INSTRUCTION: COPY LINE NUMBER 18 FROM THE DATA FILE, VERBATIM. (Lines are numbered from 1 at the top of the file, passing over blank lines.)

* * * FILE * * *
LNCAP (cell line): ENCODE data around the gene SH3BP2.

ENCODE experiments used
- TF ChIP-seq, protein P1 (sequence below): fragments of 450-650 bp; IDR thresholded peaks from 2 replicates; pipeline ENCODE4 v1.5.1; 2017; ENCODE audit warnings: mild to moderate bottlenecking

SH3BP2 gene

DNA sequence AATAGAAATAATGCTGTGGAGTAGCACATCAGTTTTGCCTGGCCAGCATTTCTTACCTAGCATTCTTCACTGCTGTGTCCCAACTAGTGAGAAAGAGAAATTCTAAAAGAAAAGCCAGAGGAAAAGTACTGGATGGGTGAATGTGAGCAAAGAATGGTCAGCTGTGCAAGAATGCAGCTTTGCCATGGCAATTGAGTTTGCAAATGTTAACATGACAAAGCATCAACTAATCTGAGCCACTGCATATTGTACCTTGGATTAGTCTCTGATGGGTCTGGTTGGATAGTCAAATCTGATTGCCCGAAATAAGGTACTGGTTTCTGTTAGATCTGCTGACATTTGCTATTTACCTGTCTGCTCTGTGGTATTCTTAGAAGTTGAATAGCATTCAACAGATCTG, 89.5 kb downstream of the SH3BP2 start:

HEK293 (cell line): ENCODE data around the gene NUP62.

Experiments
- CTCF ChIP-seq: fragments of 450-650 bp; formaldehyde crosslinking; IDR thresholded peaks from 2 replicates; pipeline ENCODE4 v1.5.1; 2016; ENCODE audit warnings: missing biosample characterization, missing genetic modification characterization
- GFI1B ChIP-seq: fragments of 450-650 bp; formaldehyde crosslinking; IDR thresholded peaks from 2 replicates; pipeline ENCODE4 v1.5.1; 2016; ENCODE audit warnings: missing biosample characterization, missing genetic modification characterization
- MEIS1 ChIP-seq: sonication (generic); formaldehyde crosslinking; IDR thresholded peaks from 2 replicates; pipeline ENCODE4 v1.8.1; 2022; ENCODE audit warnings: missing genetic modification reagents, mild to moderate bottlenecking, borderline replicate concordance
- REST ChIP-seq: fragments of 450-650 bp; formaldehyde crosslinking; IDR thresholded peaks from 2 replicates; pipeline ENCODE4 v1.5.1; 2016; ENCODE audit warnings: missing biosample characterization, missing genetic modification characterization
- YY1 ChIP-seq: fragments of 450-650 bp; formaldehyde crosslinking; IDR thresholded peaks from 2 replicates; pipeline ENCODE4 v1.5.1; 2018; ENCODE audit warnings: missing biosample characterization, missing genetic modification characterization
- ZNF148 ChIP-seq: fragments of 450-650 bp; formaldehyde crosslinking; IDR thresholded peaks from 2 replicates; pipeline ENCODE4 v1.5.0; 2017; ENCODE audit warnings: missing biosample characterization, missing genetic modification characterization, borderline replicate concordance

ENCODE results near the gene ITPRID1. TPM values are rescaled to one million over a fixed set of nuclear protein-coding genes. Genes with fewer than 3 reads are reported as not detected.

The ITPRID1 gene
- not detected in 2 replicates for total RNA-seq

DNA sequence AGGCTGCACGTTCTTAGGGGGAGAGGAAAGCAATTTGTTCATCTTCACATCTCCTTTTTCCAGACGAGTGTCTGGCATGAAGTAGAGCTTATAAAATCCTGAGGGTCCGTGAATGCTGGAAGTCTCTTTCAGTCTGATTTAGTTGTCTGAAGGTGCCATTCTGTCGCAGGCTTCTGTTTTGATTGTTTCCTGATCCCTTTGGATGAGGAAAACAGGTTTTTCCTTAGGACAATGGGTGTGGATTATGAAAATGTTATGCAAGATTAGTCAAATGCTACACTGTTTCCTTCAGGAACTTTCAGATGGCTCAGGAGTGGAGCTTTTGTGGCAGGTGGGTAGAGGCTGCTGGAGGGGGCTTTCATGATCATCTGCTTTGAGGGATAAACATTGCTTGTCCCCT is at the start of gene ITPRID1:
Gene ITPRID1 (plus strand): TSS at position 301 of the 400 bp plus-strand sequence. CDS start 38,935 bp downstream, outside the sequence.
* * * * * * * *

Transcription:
Gene ITPRID1 (plus strand): TSS at position 301 of the 400 bp plus-strand sequence. CDS start 38,935 bp downstream, outside the sequence.